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Mason City Globe Gazette Newspaper Archive: November 19, 1941 - Page 1

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Publication: Mason City Globe Gazette

Location: Mason City, Iowa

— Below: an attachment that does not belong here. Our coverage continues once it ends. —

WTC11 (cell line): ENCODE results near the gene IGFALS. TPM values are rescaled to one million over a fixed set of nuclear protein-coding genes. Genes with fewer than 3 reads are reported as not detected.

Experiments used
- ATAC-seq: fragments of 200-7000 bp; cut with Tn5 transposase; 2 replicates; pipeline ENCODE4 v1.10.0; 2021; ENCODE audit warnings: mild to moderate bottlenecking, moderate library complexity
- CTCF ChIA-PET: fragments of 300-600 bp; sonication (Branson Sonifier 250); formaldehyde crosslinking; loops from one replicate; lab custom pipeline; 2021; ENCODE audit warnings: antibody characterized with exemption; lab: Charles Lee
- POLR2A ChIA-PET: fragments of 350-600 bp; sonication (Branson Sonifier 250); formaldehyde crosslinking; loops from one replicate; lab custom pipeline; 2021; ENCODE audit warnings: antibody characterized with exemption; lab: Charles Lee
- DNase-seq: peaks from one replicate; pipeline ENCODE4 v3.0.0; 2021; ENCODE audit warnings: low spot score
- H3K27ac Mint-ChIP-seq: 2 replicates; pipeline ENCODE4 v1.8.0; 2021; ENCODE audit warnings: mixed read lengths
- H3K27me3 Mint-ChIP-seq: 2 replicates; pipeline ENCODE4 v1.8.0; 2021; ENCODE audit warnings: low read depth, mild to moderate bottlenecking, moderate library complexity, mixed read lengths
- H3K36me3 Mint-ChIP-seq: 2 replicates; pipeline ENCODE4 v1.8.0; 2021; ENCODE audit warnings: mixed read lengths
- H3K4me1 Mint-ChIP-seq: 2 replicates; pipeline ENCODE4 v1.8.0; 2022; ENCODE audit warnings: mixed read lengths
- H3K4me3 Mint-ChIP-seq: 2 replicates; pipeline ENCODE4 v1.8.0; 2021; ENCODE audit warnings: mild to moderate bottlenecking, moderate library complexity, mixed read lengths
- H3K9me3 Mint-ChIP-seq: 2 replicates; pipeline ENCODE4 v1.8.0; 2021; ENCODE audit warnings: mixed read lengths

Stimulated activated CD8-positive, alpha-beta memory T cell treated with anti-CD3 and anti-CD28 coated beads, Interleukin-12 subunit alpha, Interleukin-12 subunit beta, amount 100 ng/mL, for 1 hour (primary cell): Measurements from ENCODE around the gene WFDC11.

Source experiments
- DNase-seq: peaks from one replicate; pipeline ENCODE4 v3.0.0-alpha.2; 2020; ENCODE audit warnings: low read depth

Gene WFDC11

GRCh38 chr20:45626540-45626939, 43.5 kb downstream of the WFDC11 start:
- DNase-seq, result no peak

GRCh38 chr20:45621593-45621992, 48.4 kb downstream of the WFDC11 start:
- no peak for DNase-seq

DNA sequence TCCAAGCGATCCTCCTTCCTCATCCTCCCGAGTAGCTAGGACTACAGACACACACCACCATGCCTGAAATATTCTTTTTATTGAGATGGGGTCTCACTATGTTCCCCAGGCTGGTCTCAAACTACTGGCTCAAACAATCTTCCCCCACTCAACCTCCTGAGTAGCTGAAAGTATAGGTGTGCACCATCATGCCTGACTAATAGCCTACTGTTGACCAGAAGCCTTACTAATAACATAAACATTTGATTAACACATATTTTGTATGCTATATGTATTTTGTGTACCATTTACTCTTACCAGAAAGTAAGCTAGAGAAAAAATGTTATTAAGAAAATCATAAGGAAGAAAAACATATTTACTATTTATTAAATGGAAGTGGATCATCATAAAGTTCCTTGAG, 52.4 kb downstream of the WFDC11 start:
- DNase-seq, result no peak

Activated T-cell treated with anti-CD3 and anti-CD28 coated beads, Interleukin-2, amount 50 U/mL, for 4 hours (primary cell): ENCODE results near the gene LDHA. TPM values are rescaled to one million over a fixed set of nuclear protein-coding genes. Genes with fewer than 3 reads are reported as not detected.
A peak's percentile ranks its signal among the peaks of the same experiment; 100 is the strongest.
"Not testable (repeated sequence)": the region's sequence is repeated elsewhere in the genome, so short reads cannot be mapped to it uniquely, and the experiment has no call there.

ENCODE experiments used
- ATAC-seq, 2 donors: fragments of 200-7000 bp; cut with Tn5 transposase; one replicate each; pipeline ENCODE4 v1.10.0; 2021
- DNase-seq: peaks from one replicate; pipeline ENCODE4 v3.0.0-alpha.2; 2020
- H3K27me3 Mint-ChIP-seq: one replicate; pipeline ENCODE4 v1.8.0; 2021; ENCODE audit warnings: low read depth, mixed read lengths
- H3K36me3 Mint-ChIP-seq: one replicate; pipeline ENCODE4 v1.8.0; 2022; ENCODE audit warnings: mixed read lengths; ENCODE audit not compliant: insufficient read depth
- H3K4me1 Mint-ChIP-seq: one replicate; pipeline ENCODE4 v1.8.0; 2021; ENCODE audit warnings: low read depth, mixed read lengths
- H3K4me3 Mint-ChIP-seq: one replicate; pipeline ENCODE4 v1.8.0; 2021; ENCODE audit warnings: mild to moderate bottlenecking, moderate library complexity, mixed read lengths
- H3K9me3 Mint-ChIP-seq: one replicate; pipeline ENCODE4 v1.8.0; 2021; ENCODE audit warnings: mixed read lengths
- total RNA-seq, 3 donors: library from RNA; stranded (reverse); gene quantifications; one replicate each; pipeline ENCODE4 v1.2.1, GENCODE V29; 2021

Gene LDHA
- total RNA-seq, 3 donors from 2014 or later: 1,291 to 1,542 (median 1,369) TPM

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   Mason City Globe-Gazette (Newspaper) - November 19, 1941, Mason City, Iowa                             DEPARTMENT Of HISTORY AND ARCHIVES DES KOINES 1A NORTH IOWAS DAILY PAPER EDITED FOR THE HOME HOME EDITION VVOL XLVIII ASSOCIATED PRESS AND UNITED PHESS FUU LEASED WIRES FIVE CENTS A COPX THE NEWSPAPER THAT MAKES ALt NORTH 10WANS NEIGHBORS MASON CITY THE BRIGHT SPOT MASON CITY IOWA WEDNESDAY NOVEMBER 19 1941 THIS PAPER CONSISTS Of TWO SECTIONS SECTION ONE NO 35 BANK BANDIT CETS IN KENSETT 1 OFFICERS FROM 2 STATES HUNT YOUNG GUNMAN Bandit Flees in Car Bearing Boone C ounty License Plates By STAFF REPRESENTATIVE and Min nesota peace officers Wed nesday afternoon were press ing a search for a nervous young gunman who held up and robbed the Manly State bank office at Kensett oE during mid morning Wednesday The gunman who had afeked for a John Clark be fore pulling a gun from his packet arid staging the hold up fled from the little North Iowa town in a gray coupe bearing Boone county license pJates The car is a late model according to those who saw it The bandit is described as a mau of about 20 to 25 years of age about 5 feet 8 inches tal weighing 150 to 160 pounds wearing a green sweater dark green coat and dark green trousers and dark somplexioned He was wearing brown shoes and was unshaven at the time the robbery The description was given by Otto Brunsvold office manager of the bank who was the only per son in the institution at the time Of the robbery Brunsvold said he noticed the bandit outside the bank first When he entered he paced nerv ously back and forth in front of the toilers window before step ping up to it He leaned on the edge with his left elbow and had his right hand in his coat pocket does John Clark live the bandit asked his voice quivering Brunsvold replied that he did not know of anyone by that name I At that point the bandit jerked a black gun from his pocket and said hand over the cash buddy Brunsvold told him that if he wanted it he could come and get You shove it out here and be damned quick about it he bank employe was told After he had given the bandit the contents of the cash drawer Brunsvold was ordered to lie on the floor and the gunman rushed out the door to his car at the side of the bank Driving northward for a block the robbers car then turned west for a block and then swung south on highway 65 It turned to Ihe west again on the first gravelled road intersecting the highway 1 Persons who saw the bandit car leave expressed the opinion that a second person might have been in the auto The alarm on Ihe holdup was quickly flashed by Brunsvold and officers in North Iowa and southern Minnesota were quickly on Ihe hunt for the bandit Officers from Albert Lea drove lo Kensett and two state agents came o Kensett to help Sheriff Carl M Sheimo conduct his investigation I The stale agents on the case came from Mason City where they had participated with fellow I members of the bureau of inves tigalion in a series of liquor Tuesday evening Working on the holdup were Max Sludcr and I Gail Burbridge i Seven members of the Iowa highway patrol were dispatched Jfrom the local office to aid in tle Jsearch for the robber and the 1 Minnesota highway patrol was 7 also participating in the hunt J The loss of S508 was covered by insurance M A Hanson ex ecutive vice president ol the bank said Clues in the office were 1 scarce lor the robber wore gloves and it was dpubttul that any lin gerpnnts will be found Tire left by the bandit car were to be preserved and closely studied DIES OF BURNS DEN1SON if Scalds from falling into a tub of wash water while her mother was in an ad Joining room resulted in the dealri Tuesday of Karen Ann 2 year olri daughter of Mr and Mrs Frank Sleckclberg of near here Ask Status Quo on Closed Shop 5 Local Night Spots Are Raided ALTERNATIVE IS GIVEN8YFDR ttben a nervous gunman robbed the Kcnsett office of the Manly State bank at ap proximately 10 a m Wednesday he parked his carat the side of thebuilding on the left llie building stands on the northeast corner of an intersection in the Kensett business district Lock photo Kayenayengraving Worth County Sheuff Gail M Sheimo left is shown here getting a description of the lone bandit who robbed the office of the Manly State bank at Kensett of about 10 a m Wednesday Answering his questions is Otto manager of the Kensett office who was alone m the office when the holdup occurred Lock photo Kayenay engraving BRITISH DENY ROSS PASSAGE Litvinoff Angered When ColdShouldered by British Officials TEHEHAN Iran shouldered by minor British of ficials who barred him from pas sage to Cairo on a British overseas airway transport Wednesday Maxim Litvinoff Russian ambas sador to the United States andihis wife prepared to take a Russian plane Thursday Although the British minister to Iran profusely apologized for the action of a British overseas air ways plane in leaving the Russian diplomat on the airporl Litinoff called it an insult He appeared to have recovered his temper in the afternoonhow ever as he boarded the green carroiflaged machinegun tur ielei oviet plane which had brought him from Kuibyshev The plane was unable however when a to take off 30mile dust storm limited visibility Litvinoff and his wife conferred with the plot and it was decided to try to reach Cairo Thursday Earlier they had been refused seats on the British plane The British minister Sir Reader William Bullard came to the field to see Litvinoff off and showed embarrassment when Litvinoff remarked All would have been much simpler if I had been told Tues day no scats were left in the British plane Bullard replied that it was urgent that the British legation counsellor J D Greenway one of the passengers leave for India and said other unexpected factors had resulted in a misunderstand ing Bullard informed Litvinoff he had radioed to Cairo asking that the soviet ulane be accorded every facility The Litvinoffs obviously reluc tantly drove back to town leav ing their luggage aboard the soviet plane FROST FARMER IS CONVICTED Engelby Found Guilty of 1st Degree Murder m Slaying of Wife BLUE EARTH Minn vei Engelby Frost Minn farmer Wednesday faced a life sentence in Slillwaler penitentiary for slaying his wife He was convicted on first degree murder charges by a district court jury Tuesday night Engelby was found guilty of the slaying at their farm home near Frost by the jury after an hours deliberation He was sentenced im mediately to life in the state prison at Stillwater Engelby testified during the trial that his gun accidentally dis charged while he was pushing his wife and daughlcrinlaw with the barrel of Ihe gun He insisted he did not know the weapon was loaded or that the trigger had been cocked Sheriffs deputies captured En gelby in a cornfield adjoining the farm the day after the shooting He had hidden there afler telling his sons to summon a doclor Mrs Engelby was Ihe mother of 10 chil dren EARL G MILLER CANDIDATE FOR IOWAGOVERNOR Secretary of State Ends Speculation With Announcement DES MOINES Iowa Secre tary of State Earl G Miller of DCS Moines Wednesday announced his candidacy for the republican nomination for governor in the 1042 primary election The announcement virtually assured stiff GOP primaries battles at the head of the ticket next June B B Hiekcnlooper nf Cedar Rapids lieutenant gov ernor of Iowa is another certain starter jn the gubernatorial race although he has not yet issued a formal statement of candidacy Iowa Secretary of Agriculture Mark G Thornburg is a candidate for United States senator in the republican primaries and he is ex pected to be opposed by Gov George A Wilson and possibly others Miller was the first formally to announce aspirations for the gov ernorship in either major party and ended weeks of speculation in which he is understood to have changed his mind several times on the question In his candidacy slatemcnt Miller said in part I believe our party control been loo much in the hands of the big shots The little fellow has not had much voice in our councils EARL G MILLER Candidacy The party must return lo the rank and file and we must serve equally the rich and the poor He charged the last legisla ture wilh having givcn the peo ple the roundaround on meas ures affecting the independent merchant teachers annuities and liquor control because the elected representatives were afraid to show their colors or because certain powerful and expensive lobbies killed Ihe bills in downtown hotel rooms His candidacy will constitute the sixth time in six campaigns that the name of Millerhas fig AGENTS POLICE IN LIQUOR HAUL Find Most Liquor at Covered Wagon Take Games of Chance Nine Mason City police officers under Chief Harold E Wolfe and seven slate agents under R W 4ebergail DCS Moines chief ol he state bureau of criminal inves igation descended simultaneously Tuesday evening on five Mason ity night spots the raids netting ieveral cases of whisky alcohol md other liquor The state agents had been work ng on the local cases for several nonths Chief Wolfe revealed and in three cases at least made pur chases intoxicating liquor f The places raided included the Outskirts barbecue and Blue Moon cafe near the city limits on Twentyfifth street north west the Ccrro Gordo bakery 1623 North Federal avenue the Covered Wagon 28 Second street northeast and the North western cafe and home of Tony Fapouchis 1855 North Federal avenue Largest liquor haul was at the Covered Wagon where about 24 cases ot whisky gin wine bitters and vermouth were picked up according to the chief Jn addition to a dice board and box with 20 dice a cage pill game a punch board and a bell and fruit money jar Free A Stadelman one of the proprietors waived to the grand jury on a charge of unlawful sale of intoxicating liquor Police Judge Morris E Laird set bond at 5500 Steve Poliriades proprietor of Ihe Ccrro Gordo bakery also waived to the grand jury on a charge of illegal possession of in toxicating liquor and posted S500 cash bond Seven bottles contain ing 3 13 pints of alcohol and quarts of whisky were picked up there the chief sakl Ai Hie Blue Moon cafe a full pint and one partly full of whisky were taken from the bedroom near a small opening leading to the cafe 10 ounces of alcohol was found under steps on the east side of the cafe and a halfpint bottle partly full of alcohol was found by the line fence on the west side of tiie cafe officers reported Gud Poulcs proprietor of the Blue Moon waived to the grand jury on the charge of unlawful sale of intoxicating liquor and posted S500 bond All raids were made on search warrants drawn by County Attorney M L Mason who also filed charges No liquor was found at the Northwestern cafe but U quart on gin 3 pints ot whisky and 35 gallon of Puerto Ricnn rum was seized at tic Papouchis house ad joining Papouchis consented to confiscation of the liquor Wednes day and no charges were filed At the Outskirts barbecue 23 pints and 7 quarts of whisky were picked up by officers in the ad joining storehouse tenanted by an employe Tom Baknrtis who con sented to its confiscation No charges were filed in this instance Hitler Forces Ouster of Weygand From African Post rn Move Fits in Shift i ID of War Fronts to Mediterranean Area By UNITED TRESS Adolf Hitler appeared to be turning toward new winter war fronts Wednesday as tfic axis of fensive battered without apparent progress against the eastern front Preparations for war opera tions on wider fields were incli caled by private advices from Europe that nazi pressure hail forced tlie Vichy government to oust Gen Maximc Wcyjjaiid as proconsul for Africa where he had been regarded as a stumb ling block lo axis plans for us iiiEr French bases anil olhcr fa cilities for war in the Medilcr rancan In London Foreign Secretary Anthony Eden said that British naval and military action was in progress against the Finns Hun gary and Rumania That appar ently meant only that these Gor man allies came under the Brit ish blockade and there was no in dication in London that Britain had undertaken operations lo nect the request of the soviet mion for a declaration ol war against the three countries British patrol activity on a ma jor scale in Libya was believed to foreshadow important military officers gathered in the cither The office of City Manager Herbert T Barclay to avoid arousing suspi cion and made the five raids si multaneously at p m No ar rests were made at the time of the raids the chief said urcd in an Iowa state primary election Mrs Alex Miller one of the best democratic votegetters in Iowa history was secretary of state from 1933 until she died in office in 1937 Earl G Miller was elected in 1038 and reelected in 1940 Miller 52 has had one of the more turbulent slate house ca reers Following his election in 1938 he collided headon with the Iowa state safety council over his policies involving the state high way patrol In 1939 he staged an unsuccessful battle against the legislative reorganization program which removed the patrol and the state securities department from his jurisdiction EQUAL TRADF Tony Carlson Lockridgc mer chant advertised to trade a beef roast for dressed chicken pound for pound Those who were tired of chicken could have a change menu for a meal or two at least developments in north Africa the J Royal Air Force continued to GENMAXEUE WEYGAND Royal Air Force continued to hammer almost every night at Naples and other points on the axis supply line to Libya and the great new British battleship Prince of Wales touched at Cape town on what may be a journey to the far east The disclosure that the 35000 ton Prince of Wales had been at Capetown followed reports from the Dutch East indies lhat Ger manys 35000ton modern battle ship Tirpilz was believed lo have made its way to the Pacific ocean presumably to lend striking power to the Japanese fleet in event o war in the Oricnl or to act as a surface raider The Japanese also ivcrc re ported to have concentrated four more cruisers at Saigon where they alreafly had a de stroyer fleet in IndoChina wa ters in connection with persist ent indications from Tokio that a blow was planned against Thailand or the Burma road These naval movements as well as the hints of impending action seemed lo be primarily part of the war of nerves in the Pacific at least for the lime being Foreign Secretary Anthony Eden in the house of commons said that military and naval ac tion is in progress against Fin land Rumania and Hungary pre sumably without a declaration of war They arc all under blockade Moscow had asked Britain to de clare war on these three German allies and the statement appeared to be a British response but there was no immediate explanation as to what specific action if any had been undertaken Another sign of British prepara tion for winter warfare was a shakeup in the high command that brought younger generals into greater leadership in an effort lo strengthen Britains readiness for mechanized warfare Gen Sir Aan Francis Brooke 58 replaced Gen Sir John Dill as chief of the imperial staff and among other changes Lieut Gen Sir Henry Pownall 53 was given a special appointment The fact that Pownalls new duties were not specified save rise lo speculation on whether he would be in charge of prepar ations for a future expeditionary force to strike at the axis in view of his background as a B E F commander All of these developments ap peared to fit into the still incom plete picture of impending winter warfare with special emphasis on the ouster of Weygand The little French genera had been in com mand of strong forces in North Africa and had been receiving supplies from the United States because he was regarded as a bul wark against nazi efforts to force the complete capitulation ol Vichy to the war ptans of the axis As long as Pctain could point out that Wcygands North Africa forces might go over to the British as observers repeatedly said they would picfer the Germans found it difficulf to press the old marsha to the point where in violation o the armistice the axis could use France o fight Britain Pctain had agreed in principle to the theory of collaboration wilh Germany us Ions ago as 1340 but from lhattime for ward all of the had hccn done by France while the Germans failed even lo re lease war prisoners in appre ciable number Hitler however wanted to use French bases part of the French navy ana routes through Ihe French empire in the war against Britain in the Mediterranean Those concessions Pctain per sistently refused and used Wey gand whose greatest loyalty wa to the old marshal as his mail defense against the Germans Foi months the French fleet even kep up steam to be ready to flee to Africa if the Germans sought to use force The ousting of Pierre Lava from the French cabinet a ycai ago apparently helped delay final decision but in recon months the rise of Pierre Pucheu Vichy minister of interior and ai ardent has result ed in reports that the extreme pro nazi clement was coming lo th front in the French government Weygands fate appeared to con firm that development as did a official announcement in Vichj that Petain had made the Frcnci Legion of War Veterans into national political as planne months ago to support the regimi Petain has denied that this partj will be similar to the nazi part organization Weather Report FORECAST MASON CITV Partly cloudy am colder Wednesday night pve ceded by rain Wednesday af crnoon Lowest tcmpcratur aboul 28 Thursday parti cloudy and continued cold Northerly winds 2025 miles pe hour I O W A Cloudy with shower Wednesday colder west and central portions continued un seasonably warm extreme cast portions partly cloudy and colder west shouere and colder cast portions Wednesday night and Thursday MINNESOTA Showers and colder south snow or sleut and colder north portion Wednesday and Wednesday n i g h t Thursday cloudy and continued cold slight snow cast portion IN MASON CITY GlobeGazclte weather statistics Maximum Tuesday Minimum in Night At 8 a m Wednesday Precipitation YEAR AGO Maximum 43 Minimum Precipitalion trace 66 41 16 Otherwise Submit Issue to Arbitration President Demands WASHINGTON Roosevelt declaring that work in captive coul mines must recom mence called upon steel company and union executives Wednesday to maintain a status quo on the ot a closed shop for tlie period of the national emergency nr to sujnbit this issue to arbi tration agreeing to accept in ad any decision reached The chief executive laid his 1 teinatives before John L Lewis president of the United Mine Workers Benjamin Fairless presi dent ot United Slates Steel Eu gene Grace president of Bethlc liern Steel and Frank Purnell president of Youngstown Sheet and Tube in identical letters For the common good for the maintenance of defense pro duction Mr Uoosevelt wrote it is imperative that one nf these two alternatives be chosen and faithfully performed The president wrote as sym pathy strikes in commercial coal mines were spreading rapidly during the day H Mr Roosevelt asked acceptance of one or the other alternative of tlie steel and union representa tives as patriotic Americans He said that in order to open the way further for settlement ofthe captive mine dispute he was doing these two things all coal operators wiio have signed an agreement with a closed shop provision and a nonstrike penalty clause that they will be expected in the in terest of defense lo operate under those agreements without change all the operators nt captive mines to reaffirm their as surances by notice to each nt their employes that they are not opposed to union organization or collective bargaining and do not wish to discourase or stand in the way of any employe who chooses lo join the United Mine Workers The president made his newest attempt to end strikes in the coal mines supplying fuel for vital steel production after lie had de clared Tuesday lhat Lewis had submitted an invalid argument in declaring hit Hie union shop provided by the Appalachian agreement with commercial coal mines would be abrogated if the union shop were not granted in captive mines The union shop issue has iiecn Ifie heart of the ranlivc mine controversy Mr Roosevelt declared in his Icllcr that the issue in dispute however strong the fccl iin about it may be does not jus tify a stoppage of work in a grave national crisis The protective wage clause nt the Appalachian agreement he said had no bearing on this con troversy If the UMW signs wilh operators of the captive mines an agreement which provides no closed shop Mr Roosevelt said not a single miner will lose any benefit or advantage which he now enjoys under the Appalachian agreement The closed shop contracts that Iiave already been signed will sland he declared The presidents latest request in he coal situation came between conferences with government of ficials and railway management and union officials in an attempt to avert a threatened strike by railroad employes W After relating in his letter how negotiations between the steel ex ecutives and union officials had broken down and production at captive mines interrupted by a strike Mr Roosevelt remarked It is of course absolutely clear that no one is asking the roal miners to give up their un ion recognition or their union wage scales or Ihcir union ivork inc conmlions He recited also the conditions fixed by the Appalachian agree ment and saidthe steel companies had agreed to nil these for captive coal miners except the closed shop This feue Mr Roosevelt said concerns only 5 per cent of the workers in the captive mines or about one out of every 200 of all miners in the United States The defense mediation board the president noted recommended that this 5 oer cent join the UMW